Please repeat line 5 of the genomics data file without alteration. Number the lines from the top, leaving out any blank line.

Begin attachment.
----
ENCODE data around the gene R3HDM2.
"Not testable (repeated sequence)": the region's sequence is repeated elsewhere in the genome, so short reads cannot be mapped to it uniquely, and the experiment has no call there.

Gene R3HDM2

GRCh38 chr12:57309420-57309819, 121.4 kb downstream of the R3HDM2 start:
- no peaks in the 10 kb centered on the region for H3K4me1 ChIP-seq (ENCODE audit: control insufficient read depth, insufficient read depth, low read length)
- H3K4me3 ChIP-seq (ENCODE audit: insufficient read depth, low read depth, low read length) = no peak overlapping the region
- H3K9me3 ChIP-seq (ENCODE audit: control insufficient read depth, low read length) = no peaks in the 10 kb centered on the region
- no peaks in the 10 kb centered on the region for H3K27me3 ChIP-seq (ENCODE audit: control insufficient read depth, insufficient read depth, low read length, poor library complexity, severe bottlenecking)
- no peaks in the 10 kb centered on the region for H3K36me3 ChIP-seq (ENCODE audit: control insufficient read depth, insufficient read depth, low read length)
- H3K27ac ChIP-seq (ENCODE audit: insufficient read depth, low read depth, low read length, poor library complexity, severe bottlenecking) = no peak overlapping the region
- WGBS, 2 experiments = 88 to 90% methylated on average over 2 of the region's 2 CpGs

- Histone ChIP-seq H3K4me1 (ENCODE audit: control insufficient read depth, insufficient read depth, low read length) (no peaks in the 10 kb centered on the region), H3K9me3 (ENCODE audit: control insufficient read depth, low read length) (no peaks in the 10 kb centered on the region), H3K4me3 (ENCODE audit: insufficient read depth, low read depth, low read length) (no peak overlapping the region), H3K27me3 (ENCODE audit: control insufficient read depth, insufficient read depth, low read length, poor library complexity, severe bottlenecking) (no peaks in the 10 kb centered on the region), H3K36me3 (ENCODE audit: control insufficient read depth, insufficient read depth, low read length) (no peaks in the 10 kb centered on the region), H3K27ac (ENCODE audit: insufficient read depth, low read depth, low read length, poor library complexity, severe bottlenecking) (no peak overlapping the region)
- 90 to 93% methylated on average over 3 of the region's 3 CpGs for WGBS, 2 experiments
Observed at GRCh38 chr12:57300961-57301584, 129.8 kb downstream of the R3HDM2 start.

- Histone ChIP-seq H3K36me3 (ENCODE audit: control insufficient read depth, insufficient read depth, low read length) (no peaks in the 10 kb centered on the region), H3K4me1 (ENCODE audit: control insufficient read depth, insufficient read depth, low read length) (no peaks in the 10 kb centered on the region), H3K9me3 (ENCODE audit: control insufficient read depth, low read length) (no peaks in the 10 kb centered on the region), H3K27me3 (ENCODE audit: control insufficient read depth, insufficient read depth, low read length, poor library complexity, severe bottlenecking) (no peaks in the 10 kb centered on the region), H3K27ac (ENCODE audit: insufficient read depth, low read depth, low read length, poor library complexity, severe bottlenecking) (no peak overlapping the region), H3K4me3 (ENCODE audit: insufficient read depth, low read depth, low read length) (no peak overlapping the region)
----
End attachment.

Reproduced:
- no peaks in the 10 kb centered on the region for H3K4me1 ChIP-seq (ENCODE audit: control insufficient read depth, insufficient read depth, low read length)